Giavedoni Highlights Home Series

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By Jack Dougherty, GoPSUsports.com student staff writer


UNIVERSITY PARK, Pa. - With all of the excitement surrounding a busy Blue White weekend in Happy Valley, Sunday clearly belonged to Penn State's walk-on right fielder Braxton Giavedoni.

 

The freshman finished off a festive weekend in style with a walk-off single in the series finale against Northwestern to give Penn State the 2-1 win, snapping a six-game losing streak.

 

"It was nice to see all my teammates and all my friends come out and celebrate it with me," Giavedoni said. "It was really fun."

 

Giavedoni ripped the first pitch he saw from lefty Sam Lawrence into left field with one out in the ninth inning to score Logan Goodnight from third base. Giavedoni said he was sitting fastball all the way, and that's exactly what he got.

 

"I didn't think he would throw me a fastball first pitch, but he did and I was ready for it and drove it," Giavedoni said.

 

Head coach Rob Cooper praised Giavedoni afterward for his ability to bounce back from an early blunder in the game.

 

In the first inning Giavedoni stepped to bat with no outs and runners on first and second. He fouled off two sacrifice bunt attempts, then grounded into a double play and Penn State was unable to score a run in the inning.

 

"Here's a young guy that wants to do well for his teammates, and he doesn't get it done," Cooper said. "Now you're at a point where you come in the dugout and he can go one of two ways: he can let it bother him the rest of the game or he can recover and deal with it short term, and that's what he did. It just shows you that he's a little bit further advanced with handling that emotional maturity."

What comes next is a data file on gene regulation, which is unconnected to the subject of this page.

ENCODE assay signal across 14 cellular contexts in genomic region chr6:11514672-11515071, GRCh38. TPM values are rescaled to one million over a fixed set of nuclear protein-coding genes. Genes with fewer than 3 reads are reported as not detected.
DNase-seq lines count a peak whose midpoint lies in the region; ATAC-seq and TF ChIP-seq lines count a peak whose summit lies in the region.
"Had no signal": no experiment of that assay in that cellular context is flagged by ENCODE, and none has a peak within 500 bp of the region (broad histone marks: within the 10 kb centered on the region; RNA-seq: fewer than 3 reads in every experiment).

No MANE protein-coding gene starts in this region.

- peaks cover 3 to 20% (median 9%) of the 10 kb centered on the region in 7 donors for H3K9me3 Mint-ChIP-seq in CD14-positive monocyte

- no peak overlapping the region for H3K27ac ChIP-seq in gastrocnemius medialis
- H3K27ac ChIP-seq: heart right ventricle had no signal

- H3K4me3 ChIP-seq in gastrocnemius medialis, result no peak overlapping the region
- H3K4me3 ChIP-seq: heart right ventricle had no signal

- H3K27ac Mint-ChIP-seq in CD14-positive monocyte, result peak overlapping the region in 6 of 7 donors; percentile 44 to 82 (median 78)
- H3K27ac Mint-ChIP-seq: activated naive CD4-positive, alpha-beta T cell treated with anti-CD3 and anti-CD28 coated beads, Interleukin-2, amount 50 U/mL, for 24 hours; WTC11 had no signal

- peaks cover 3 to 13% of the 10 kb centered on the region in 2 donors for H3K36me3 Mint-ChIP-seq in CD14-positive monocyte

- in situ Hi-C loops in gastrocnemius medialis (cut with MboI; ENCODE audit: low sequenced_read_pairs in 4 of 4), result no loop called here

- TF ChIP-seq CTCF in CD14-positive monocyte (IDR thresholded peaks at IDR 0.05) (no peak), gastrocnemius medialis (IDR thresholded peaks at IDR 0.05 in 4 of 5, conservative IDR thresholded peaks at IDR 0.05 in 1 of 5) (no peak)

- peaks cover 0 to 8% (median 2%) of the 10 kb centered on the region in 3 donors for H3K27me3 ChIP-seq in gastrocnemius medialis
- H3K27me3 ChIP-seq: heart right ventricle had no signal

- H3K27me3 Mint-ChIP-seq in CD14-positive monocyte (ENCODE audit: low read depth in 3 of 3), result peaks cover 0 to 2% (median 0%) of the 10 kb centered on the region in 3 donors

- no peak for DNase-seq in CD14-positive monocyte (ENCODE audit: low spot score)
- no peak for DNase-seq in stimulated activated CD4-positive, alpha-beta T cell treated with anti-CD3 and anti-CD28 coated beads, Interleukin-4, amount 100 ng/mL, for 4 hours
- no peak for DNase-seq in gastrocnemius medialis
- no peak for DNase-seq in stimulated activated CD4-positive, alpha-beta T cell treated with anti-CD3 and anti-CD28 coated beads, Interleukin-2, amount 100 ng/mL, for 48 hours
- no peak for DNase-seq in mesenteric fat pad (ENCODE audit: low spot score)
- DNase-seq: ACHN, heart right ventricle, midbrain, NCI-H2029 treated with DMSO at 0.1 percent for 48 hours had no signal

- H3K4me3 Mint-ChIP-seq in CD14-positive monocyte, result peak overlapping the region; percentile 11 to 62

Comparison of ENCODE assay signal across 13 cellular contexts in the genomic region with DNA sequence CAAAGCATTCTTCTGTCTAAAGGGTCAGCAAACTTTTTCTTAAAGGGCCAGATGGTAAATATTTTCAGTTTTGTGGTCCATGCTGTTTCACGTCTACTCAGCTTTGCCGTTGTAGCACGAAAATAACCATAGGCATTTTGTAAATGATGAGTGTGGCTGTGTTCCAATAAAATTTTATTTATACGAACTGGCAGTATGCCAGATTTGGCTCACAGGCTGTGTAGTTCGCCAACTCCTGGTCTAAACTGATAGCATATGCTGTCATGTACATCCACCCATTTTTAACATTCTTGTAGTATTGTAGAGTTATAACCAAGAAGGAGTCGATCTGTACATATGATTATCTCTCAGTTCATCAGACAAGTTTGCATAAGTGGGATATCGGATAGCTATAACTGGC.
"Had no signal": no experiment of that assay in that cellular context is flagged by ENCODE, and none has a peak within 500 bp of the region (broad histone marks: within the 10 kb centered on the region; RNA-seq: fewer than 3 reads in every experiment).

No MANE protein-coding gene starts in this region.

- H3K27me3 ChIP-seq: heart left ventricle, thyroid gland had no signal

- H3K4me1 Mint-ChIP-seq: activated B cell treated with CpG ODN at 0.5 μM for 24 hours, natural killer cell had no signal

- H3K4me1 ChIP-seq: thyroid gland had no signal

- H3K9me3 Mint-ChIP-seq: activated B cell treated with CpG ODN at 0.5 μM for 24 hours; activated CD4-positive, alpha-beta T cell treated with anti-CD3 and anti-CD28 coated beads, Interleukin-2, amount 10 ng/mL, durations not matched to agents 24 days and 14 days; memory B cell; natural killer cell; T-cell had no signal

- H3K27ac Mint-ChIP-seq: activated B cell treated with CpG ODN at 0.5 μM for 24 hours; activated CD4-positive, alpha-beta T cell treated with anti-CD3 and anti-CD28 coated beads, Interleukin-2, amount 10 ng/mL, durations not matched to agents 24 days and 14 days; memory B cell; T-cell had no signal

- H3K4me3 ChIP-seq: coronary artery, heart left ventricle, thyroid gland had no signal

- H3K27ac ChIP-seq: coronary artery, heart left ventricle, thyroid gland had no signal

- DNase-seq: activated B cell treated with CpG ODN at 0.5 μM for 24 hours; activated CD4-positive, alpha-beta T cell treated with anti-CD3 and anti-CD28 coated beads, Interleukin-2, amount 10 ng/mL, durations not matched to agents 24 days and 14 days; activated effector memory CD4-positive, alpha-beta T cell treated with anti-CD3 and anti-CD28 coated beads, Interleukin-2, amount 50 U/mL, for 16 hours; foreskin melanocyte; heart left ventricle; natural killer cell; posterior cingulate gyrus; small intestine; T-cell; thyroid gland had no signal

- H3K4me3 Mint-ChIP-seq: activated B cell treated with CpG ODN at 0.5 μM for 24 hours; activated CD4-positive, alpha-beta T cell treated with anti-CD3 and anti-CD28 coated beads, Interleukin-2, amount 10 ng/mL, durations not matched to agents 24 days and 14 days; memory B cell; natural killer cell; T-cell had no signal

Giavedoni has played in all but three games this season and owns the second-best batting average (.274) on the team of players who have played at least 20 games.

 

"Braxton's done a really good job as a freshman for us," Cooper said. "This is a kid that has really had to make his own way here, and you really root for those kids."

 

On the mound, Eric Mock was nearly perfect besides one pitch.

 

Mock left a fastball over the plate to Wildcats' power hitter Joe Hoscheit in a 3-0 count in the sixth inning and Hoscheit pounded it over the left field wall. The homerun was just the second hit allowed by Mock all game and the only run surrendered by the redshirt freshman.

 

Even with the homerun, Mock put together his strongest outing of his young career. He took a no-hitter into the fifth inning before allowing the first Northwestern hit with two outs in the inning.

 

Mock tossed a career-high six innings in his fourth start of the season while striking out five batters and walking two. He lowered his season ERA by more than a run to 5.83 with the performance.

 

Mock said he struggled early getting his slider over for a strike but felt the best he has all season.

 

"It was a battle," Mock said. "I just tried to continue to throw strikes. I stuck with it, and when you can throw strikes you're going to get guys out."

 

Nick Distasio relieved Mock to start the seventh and pitched three scoreless innings. The two pitchers combined to allow just three hits in the game.

 

Mock received strong defense behind him all game, as the Lions didn't commit an error while he was on the mound. They committed nine errors over the first two games of the series.

 

In the fourth inning, Willie Burger made a full-stretched, diving play to his right and flipped to Mock at first base to rob Northwestern of a single to start the frame. Conlin Hughes also made two impressive snares and throws from shortstop on short hops in the first four innings.

 

Giavedoni and Nick Riotto made beautiful plays in the sixth and seventh innings, respectively, to keep the leadoff hitter in each inning from reaching base.

 

"They were awesome," Mock said. "It's such a difference when you know that you have your defense behind you. It definitely helps you with your confidence."

 

Cooper said after the game that he's incredibly proud of his team for fighting through adversity.

 

"You can't win a game like that after what's been going on if you don't have kids that care and are trying, so I'm really proud of their effort, and we needed a win and found a way to get one," Cooper said.

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